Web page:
Both states were 50/50 in gender split. So much for Gingrich's advantage. I'm back to being pessimistic about his chances tonight. CNN just revealed that Gingrich finishes a distant 3rd among married women. Remember his edge among men was quite small.

Twitter: @ daveweigel : Local GOP source newly convinced that Santorum will win #ALprimary by cloning Mike Huckabee's 2008 strategy

Oh! I take it back. Gingrich wins "Men" in Alabama with 34% to Santorum's 30 and Romney's 29. Well, that's something. I'm guessing men make up a strong majority of Alabama Republicans.

Am I the only one who doesn't see Gingrich win any exit poll question? Conservative voters, moderate voters. Those who make under 50k, those who make over 100k. Rural, urban. Oppose Tea Party, college graduates, 65 or older. Nothing for Newt. It's rare that he's even close, and he's often a distant 3rd.

More on those numbers to show you what I mean about Gingrich's disappointing day:
Alabama urban voters:
37% Romney
36% Santorum
20% Gingrich

Alabama rural voters:
32% Santorum
31% Gingrich
30% Romney

In other words, Gingrich is behind Santorum in both urban and rural voters, and even if rural areas are neck-and-neck, Gingrich is way back of both rivals in urban areas. We could be witnessing the end of the Gingrich Campaign.

I just don't know about Newt tonight. I thought he'd win one of these, but I see awful polling from urban areas while Santorum is winning very conservative voters over him. Those numbers do not make a winner. Meanwhile, I just keep staring at these Romney numbers. Electability matters to these voters, and Romney dominates that category. We could very well have a Romney two-state sweep tonight, which would end the competitive part of the 2012 Republican primary.

Below, a graphic from the Washington Post that merges results from Mississippi and Alabama eit polls. This is a great sign for Mitt Romney. We can scratch out the possibility of him finishing with two thirds. We can consider, very realistically, that he will win both states.

From CBS, their numbers might de-stress the Romney Campaign. "In Alabama, thirty-nine percent of voters said defeating Mr. Obama was the most important candidate quality; in Mississippi, 42 percent said the same thing. . . . The economy was the top issue for Republican voters in both states, with 57 percent of voters in Alabama and 54 percent of voters in Mississippi prioritizing it." Those are outstanding numbers for Romney. Earlier, CNN said about half of Alabama and Mississippi voters saw Romney as the candidate best equipped to defeat President Obama in November.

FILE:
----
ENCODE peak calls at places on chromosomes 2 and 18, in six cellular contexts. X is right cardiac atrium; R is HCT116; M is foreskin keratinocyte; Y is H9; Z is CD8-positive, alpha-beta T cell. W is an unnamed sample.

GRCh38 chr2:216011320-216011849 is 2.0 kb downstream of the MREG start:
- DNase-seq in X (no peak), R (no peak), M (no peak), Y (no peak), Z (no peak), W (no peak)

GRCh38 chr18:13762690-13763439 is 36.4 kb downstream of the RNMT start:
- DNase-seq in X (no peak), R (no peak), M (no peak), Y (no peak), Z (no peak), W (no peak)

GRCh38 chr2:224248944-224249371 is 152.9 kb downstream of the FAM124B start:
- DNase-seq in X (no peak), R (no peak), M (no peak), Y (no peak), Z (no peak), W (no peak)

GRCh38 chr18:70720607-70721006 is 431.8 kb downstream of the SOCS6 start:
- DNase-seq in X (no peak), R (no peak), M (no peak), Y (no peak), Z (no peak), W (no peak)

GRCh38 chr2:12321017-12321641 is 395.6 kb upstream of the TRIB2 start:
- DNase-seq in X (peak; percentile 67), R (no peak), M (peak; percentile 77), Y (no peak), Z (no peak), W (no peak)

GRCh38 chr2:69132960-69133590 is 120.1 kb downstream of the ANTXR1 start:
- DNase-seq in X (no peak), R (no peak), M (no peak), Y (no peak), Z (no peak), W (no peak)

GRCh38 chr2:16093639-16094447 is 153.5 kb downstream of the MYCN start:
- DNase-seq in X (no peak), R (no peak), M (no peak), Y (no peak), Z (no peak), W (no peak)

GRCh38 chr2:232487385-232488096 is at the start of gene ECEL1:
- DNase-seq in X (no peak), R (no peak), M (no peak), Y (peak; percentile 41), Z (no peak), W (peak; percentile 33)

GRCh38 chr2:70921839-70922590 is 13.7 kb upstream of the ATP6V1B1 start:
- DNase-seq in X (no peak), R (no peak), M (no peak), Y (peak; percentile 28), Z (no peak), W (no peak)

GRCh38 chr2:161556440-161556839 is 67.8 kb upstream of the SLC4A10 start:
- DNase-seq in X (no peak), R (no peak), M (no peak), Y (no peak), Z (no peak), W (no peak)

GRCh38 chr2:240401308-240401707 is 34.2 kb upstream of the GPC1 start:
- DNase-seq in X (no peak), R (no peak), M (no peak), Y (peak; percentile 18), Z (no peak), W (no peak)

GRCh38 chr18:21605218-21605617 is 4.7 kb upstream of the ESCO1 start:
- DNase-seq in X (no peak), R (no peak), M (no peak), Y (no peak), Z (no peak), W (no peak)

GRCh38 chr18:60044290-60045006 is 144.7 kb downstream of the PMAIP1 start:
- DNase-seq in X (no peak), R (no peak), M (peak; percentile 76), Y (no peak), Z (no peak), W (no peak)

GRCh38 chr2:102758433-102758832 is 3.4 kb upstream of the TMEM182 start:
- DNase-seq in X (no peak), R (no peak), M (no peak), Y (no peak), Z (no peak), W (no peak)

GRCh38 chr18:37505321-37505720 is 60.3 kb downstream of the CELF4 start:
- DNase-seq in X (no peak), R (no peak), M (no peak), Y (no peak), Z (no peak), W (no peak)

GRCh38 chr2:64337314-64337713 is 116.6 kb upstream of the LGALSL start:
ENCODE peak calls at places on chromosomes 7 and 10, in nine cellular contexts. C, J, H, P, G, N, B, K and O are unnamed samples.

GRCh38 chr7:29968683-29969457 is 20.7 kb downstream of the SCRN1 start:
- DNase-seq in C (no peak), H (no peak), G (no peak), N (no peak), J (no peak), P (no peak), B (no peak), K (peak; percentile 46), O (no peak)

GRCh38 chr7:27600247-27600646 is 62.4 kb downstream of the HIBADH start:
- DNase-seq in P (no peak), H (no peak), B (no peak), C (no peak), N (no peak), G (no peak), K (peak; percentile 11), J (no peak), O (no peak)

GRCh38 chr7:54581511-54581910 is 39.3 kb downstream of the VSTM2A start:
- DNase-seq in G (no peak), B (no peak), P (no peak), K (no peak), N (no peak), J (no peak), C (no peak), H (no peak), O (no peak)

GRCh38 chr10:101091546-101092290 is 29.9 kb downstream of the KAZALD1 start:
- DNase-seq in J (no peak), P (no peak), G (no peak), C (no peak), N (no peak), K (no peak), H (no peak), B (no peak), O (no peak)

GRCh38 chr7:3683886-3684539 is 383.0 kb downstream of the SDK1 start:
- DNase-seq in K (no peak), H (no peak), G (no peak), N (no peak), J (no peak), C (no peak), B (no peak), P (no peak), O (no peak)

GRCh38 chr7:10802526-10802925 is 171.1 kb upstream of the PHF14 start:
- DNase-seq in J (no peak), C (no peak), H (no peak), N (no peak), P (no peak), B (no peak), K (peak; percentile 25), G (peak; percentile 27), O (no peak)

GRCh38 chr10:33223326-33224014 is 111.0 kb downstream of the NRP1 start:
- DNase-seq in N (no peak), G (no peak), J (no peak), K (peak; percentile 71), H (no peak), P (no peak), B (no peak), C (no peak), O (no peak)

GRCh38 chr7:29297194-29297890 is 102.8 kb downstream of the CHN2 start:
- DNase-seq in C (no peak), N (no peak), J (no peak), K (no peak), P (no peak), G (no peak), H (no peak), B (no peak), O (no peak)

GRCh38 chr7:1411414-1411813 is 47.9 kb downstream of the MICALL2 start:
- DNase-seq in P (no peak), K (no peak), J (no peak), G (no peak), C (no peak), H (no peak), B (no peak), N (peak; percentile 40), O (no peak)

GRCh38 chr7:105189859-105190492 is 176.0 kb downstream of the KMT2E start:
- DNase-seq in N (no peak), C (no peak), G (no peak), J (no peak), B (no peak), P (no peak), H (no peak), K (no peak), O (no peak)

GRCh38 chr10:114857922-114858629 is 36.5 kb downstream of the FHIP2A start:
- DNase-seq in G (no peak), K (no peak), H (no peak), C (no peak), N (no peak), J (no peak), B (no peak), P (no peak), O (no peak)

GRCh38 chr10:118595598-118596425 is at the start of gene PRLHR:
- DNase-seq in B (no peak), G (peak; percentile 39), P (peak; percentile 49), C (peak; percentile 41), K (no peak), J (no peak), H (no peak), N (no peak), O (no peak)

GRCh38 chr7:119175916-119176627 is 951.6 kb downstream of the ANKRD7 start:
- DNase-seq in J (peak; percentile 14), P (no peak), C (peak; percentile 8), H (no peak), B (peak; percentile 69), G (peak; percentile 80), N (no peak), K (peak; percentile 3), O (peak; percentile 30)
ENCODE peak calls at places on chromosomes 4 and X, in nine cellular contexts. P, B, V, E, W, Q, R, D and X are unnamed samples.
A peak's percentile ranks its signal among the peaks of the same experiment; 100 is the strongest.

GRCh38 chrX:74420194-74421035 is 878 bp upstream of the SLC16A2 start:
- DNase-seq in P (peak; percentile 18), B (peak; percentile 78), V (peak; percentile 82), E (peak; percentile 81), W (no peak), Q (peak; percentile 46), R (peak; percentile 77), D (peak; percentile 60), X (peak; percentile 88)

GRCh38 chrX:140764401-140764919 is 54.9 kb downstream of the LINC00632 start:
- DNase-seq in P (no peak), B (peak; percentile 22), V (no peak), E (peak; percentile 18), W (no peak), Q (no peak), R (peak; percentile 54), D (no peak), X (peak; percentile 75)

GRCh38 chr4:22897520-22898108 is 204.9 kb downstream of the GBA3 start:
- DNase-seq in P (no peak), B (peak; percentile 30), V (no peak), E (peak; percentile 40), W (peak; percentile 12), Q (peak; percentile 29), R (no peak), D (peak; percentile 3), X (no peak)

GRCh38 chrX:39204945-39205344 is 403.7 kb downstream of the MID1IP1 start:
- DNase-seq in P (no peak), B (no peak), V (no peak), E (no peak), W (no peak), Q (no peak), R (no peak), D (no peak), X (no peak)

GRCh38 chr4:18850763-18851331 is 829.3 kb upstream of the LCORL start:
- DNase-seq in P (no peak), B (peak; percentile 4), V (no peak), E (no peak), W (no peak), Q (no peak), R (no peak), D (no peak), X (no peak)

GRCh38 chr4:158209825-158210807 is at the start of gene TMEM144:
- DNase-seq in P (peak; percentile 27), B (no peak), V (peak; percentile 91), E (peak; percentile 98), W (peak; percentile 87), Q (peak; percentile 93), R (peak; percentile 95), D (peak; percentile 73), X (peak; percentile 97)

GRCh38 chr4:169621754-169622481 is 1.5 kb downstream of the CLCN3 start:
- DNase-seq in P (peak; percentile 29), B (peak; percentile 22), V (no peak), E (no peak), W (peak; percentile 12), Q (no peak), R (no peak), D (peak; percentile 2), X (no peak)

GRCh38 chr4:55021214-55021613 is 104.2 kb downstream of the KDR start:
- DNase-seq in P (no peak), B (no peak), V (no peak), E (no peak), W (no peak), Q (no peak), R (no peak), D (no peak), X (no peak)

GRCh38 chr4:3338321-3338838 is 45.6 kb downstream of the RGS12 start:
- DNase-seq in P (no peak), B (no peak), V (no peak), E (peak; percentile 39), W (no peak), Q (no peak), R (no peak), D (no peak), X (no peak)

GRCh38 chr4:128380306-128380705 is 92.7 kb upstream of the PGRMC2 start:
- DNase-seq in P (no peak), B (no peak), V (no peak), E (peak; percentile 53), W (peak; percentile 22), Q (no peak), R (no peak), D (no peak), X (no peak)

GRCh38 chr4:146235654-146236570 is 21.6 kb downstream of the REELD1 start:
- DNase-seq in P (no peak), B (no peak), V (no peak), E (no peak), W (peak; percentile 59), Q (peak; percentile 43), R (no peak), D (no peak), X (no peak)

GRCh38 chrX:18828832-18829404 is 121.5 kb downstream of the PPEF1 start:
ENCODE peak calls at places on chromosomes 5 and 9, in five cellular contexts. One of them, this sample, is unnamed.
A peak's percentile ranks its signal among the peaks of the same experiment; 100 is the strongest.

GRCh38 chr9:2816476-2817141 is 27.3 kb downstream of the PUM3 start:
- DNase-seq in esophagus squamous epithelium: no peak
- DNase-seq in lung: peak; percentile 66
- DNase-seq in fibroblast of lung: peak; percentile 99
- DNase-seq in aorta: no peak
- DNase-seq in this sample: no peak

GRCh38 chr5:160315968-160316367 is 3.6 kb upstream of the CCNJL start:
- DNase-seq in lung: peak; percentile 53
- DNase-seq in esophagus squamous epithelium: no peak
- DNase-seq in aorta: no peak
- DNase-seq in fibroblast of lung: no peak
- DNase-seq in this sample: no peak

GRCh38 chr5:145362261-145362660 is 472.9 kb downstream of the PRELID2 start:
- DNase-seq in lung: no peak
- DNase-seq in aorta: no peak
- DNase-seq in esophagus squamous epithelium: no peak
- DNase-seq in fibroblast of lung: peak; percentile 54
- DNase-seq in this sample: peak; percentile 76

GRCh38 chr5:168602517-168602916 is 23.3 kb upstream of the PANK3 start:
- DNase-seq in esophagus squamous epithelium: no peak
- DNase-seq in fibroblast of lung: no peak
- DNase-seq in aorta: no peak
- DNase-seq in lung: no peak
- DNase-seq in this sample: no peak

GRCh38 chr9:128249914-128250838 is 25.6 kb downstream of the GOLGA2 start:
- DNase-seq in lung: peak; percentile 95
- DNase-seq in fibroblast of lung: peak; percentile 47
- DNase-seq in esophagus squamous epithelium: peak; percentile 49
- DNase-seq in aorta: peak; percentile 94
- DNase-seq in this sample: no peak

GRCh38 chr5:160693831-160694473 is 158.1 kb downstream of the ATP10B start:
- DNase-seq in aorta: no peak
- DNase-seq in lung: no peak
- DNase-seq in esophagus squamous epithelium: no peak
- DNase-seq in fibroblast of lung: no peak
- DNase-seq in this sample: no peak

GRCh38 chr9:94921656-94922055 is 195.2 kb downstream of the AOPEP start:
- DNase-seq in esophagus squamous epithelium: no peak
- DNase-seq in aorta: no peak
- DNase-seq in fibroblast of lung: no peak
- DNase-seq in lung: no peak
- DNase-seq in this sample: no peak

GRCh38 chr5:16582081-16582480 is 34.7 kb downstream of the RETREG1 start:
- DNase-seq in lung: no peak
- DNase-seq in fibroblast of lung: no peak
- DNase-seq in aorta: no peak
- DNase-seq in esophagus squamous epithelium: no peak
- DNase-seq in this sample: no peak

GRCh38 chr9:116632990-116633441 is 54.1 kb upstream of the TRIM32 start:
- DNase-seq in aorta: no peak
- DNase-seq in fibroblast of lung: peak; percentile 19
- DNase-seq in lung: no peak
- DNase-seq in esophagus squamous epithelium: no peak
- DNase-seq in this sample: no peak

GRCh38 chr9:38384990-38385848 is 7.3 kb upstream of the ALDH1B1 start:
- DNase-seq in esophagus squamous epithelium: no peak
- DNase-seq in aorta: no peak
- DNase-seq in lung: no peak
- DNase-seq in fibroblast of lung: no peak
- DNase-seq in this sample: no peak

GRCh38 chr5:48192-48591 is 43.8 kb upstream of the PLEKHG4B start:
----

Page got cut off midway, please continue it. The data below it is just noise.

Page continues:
More CNN numbers show a majority of both Alabama and Mississippi voters think Romney is "not conservative enough." Of those voters, Gingrich and Santorum each won 40% of the vote, with Romney only 8%. Incredible. It's just one stat, of course, but this might be the beginning of more stats that say: Romney might finish in 3rd place at least once. Maybe twice.
Here's some relevant numbers from CNN. Going into these two primaries, I feel Santorum is the least likely to have a good day. But with these numbers, perhaps he might surprise us once again.
Mississippian voters today who called themselves Evangelicals/Born-Again:
81% Yes
19% No

Same for Alabama:
73% Yes
27% No

Those are not favorable Romney numbers, though perhaps we can expect that while Santorum and Gingrich will split the majority of those "Yes"s (perhaps a 40-40-20 split with Romney grabbing a fifth of them), Romney might sweep the "No"s.

Mississippi: Do the religious of the candidates matter?
45% Great deal
32% Somewhat
12% Not much
9% Not at all

Alabama: Do the religious beliefs of the candidates matter?
44% Great deal
30% Somewhat
15% Not much
10% Not at all

Nearly half of these voters, then, are citing religion as a very important factor, and 3/4 of voters say it's at least somewhat of a factor. Of course, few of those southern voters are Mormon. More trouble for Romney? Perhaps. Yet, once again, we see Gingrich and Santorum splitting their followers. Romney could very well sweep the approximately 25% who say religion does not matter at all or only barely matter, while Gingrich and Santorum split a chunk of the rest with Romney picking up a few votes there himself.

Alabama: With what party do you identify?
66% Republican
28% Independent
6% Democrat

Of Republicans in Alabama, for what candidate did they vote?
34% Santorum
31% Gingrich
31% Romney

Two thirds of Alabama voters identified as Republican, and Santorum won the category. The 6% who called themselves Democrats are probably "mischief voters," hoping to extend the primary, and likely are supporting Santorum as well. That's a good start for Santorum. Yet, again, we see Romney getting saved by moderates. With the 28% of the electorate that identifies as Independent, it's unlikely Santorum's extreme conservatism plays well.

Keep checking in!

1 comment:

Anonymous said...

So it looks like we get scenario 5. I'm so giddy I can hardly contain myself. The question PP.B should be asking is: Who will be the DarkHorse of the convention?The smoke-filled back rooms must be buzzing already.